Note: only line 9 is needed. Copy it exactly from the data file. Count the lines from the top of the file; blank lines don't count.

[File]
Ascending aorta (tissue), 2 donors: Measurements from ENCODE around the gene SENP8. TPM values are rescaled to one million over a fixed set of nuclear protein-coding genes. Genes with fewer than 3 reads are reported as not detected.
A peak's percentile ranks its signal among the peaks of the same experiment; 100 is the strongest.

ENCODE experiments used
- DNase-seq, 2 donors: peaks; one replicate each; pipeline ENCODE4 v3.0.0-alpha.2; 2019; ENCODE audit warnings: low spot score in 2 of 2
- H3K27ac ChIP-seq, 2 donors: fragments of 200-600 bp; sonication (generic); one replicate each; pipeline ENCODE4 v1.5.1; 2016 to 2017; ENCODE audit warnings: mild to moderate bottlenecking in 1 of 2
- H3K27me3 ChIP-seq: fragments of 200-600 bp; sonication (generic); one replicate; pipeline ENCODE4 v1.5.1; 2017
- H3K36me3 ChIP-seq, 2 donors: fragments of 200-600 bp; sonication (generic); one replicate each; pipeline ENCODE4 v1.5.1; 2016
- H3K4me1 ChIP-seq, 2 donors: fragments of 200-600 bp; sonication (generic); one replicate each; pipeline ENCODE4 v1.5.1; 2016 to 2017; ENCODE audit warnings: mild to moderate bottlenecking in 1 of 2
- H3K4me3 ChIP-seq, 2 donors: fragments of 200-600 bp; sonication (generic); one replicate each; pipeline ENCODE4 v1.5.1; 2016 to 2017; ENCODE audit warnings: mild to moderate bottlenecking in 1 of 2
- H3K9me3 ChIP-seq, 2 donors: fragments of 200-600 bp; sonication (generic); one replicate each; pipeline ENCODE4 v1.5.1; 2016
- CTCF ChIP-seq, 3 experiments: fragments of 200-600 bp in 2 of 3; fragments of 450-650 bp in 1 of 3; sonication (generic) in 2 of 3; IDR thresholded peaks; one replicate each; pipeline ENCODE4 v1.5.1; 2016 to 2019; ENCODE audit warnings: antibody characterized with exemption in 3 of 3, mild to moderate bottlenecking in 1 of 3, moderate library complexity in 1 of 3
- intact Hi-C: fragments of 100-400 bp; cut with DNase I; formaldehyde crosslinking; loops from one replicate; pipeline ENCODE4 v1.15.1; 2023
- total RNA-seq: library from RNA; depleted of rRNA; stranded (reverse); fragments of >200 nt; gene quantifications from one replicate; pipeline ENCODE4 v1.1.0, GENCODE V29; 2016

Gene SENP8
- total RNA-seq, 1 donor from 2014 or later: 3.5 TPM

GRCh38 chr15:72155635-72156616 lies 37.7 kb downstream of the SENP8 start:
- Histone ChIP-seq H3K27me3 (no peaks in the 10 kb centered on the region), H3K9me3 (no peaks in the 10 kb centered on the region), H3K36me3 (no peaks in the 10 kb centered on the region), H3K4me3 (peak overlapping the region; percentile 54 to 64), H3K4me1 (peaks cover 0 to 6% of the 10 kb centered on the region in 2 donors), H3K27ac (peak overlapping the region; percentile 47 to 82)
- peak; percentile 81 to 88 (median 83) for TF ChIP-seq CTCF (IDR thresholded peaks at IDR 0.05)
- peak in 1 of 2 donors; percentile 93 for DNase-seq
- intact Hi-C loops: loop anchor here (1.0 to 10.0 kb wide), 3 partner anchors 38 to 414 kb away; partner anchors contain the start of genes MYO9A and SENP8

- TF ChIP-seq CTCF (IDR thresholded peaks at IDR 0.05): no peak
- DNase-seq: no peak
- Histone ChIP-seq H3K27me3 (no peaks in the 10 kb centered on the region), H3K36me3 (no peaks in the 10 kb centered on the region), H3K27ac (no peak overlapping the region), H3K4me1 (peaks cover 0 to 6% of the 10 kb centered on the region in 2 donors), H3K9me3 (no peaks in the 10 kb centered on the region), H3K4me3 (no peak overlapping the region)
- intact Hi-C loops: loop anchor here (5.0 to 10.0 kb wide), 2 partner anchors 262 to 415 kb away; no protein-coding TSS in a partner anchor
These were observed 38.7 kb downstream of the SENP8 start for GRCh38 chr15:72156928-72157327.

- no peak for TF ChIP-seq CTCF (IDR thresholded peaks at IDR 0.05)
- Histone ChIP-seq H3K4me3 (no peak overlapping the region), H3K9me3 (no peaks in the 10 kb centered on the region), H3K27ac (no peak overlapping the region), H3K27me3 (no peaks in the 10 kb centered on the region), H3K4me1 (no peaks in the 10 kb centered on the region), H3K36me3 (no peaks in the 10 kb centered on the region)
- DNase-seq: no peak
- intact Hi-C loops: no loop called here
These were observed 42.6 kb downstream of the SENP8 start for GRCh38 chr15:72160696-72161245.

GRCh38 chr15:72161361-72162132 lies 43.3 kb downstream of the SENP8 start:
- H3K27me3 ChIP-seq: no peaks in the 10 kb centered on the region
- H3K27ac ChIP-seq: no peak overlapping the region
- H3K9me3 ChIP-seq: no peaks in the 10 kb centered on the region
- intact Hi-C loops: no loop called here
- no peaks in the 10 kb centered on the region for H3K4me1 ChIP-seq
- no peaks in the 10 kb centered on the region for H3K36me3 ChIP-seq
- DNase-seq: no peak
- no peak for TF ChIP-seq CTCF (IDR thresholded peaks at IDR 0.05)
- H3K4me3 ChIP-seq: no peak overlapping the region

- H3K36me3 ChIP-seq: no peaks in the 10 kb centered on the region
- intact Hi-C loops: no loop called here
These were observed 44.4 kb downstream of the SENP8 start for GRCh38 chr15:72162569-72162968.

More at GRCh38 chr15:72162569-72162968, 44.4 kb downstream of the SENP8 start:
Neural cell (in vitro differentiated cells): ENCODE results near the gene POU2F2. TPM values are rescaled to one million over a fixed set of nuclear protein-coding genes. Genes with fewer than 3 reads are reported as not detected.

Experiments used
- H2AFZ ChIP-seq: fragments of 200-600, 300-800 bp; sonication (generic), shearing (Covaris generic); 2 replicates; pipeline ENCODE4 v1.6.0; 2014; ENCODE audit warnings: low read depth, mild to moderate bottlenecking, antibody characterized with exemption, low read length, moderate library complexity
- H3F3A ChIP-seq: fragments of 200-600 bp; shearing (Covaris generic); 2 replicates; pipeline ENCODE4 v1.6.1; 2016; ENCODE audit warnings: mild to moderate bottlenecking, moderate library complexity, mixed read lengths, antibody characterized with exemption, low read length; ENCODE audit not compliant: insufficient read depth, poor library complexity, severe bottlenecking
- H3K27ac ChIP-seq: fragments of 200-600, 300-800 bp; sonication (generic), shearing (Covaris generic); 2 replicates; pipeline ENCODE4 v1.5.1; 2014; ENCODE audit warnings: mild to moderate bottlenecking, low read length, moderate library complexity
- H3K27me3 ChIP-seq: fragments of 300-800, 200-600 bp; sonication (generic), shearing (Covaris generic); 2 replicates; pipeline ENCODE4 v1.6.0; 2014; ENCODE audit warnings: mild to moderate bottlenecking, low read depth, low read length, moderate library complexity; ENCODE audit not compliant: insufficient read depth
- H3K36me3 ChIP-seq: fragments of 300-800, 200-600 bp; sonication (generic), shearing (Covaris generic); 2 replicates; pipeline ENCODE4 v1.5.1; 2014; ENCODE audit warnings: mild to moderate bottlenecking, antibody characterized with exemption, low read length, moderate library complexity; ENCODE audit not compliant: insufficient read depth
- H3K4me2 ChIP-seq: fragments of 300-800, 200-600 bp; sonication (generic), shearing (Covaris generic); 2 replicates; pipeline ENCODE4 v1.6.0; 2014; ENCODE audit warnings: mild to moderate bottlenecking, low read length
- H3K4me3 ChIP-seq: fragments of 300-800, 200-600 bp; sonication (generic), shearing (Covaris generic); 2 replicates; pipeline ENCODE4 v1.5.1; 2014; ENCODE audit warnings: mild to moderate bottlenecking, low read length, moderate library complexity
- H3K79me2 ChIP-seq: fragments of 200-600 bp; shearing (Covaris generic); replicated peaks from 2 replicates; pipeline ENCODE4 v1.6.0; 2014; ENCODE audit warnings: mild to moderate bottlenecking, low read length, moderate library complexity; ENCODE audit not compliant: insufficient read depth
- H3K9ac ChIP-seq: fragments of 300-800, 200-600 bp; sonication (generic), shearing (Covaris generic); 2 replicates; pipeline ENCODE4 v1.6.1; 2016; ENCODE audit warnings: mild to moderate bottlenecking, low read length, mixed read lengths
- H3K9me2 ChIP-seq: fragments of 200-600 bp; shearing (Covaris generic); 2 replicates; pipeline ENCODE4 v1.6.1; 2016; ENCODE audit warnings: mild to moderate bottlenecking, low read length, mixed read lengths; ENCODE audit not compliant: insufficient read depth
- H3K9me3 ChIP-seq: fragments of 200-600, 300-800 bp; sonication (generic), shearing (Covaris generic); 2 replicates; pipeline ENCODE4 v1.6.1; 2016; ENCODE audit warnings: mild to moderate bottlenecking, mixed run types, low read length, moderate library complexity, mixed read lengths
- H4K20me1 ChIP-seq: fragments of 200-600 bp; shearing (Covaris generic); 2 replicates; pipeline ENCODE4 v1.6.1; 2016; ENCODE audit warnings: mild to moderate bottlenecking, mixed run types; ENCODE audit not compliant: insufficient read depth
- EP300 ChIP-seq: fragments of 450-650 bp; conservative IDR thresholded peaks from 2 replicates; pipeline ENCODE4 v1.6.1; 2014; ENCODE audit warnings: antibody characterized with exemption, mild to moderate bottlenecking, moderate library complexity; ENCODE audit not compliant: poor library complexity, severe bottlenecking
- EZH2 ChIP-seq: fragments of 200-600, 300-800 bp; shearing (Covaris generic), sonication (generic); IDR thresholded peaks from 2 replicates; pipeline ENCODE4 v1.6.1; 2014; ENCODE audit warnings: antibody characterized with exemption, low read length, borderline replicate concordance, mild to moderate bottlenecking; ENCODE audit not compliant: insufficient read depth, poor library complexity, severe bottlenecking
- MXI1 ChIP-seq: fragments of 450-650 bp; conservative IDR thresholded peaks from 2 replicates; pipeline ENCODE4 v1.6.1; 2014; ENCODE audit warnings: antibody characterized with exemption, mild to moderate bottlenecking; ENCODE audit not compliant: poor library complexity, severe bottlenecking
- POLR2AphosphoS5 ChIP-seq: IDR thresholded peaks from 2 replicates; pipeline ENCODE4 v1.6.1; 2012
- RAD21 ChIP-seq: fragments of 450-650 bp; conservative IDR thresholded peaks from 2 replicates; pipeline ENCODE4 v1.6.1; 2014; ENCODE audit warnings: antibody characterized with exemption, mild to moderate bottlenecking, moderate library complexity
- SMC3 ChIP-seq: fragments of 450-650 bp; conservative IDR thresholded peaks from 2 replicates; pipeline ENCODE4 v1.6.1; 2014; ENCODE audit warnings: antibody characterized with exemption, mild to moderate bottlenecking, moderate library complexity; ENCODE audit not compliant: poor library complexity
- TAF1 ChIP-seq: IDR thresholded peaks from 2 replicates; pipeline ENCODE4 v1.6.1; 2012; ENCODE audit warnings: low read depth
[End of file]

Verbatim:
- H3K4me3 ChIP-seq, 2 donors: fragments of 200-600 bp; sonication (generic); one replicate each; pipeline ENCODE4 v1.5.1; 2016 to 2017; ENCODE audit warnings: mild to moderate bottlenecking in 1 of 2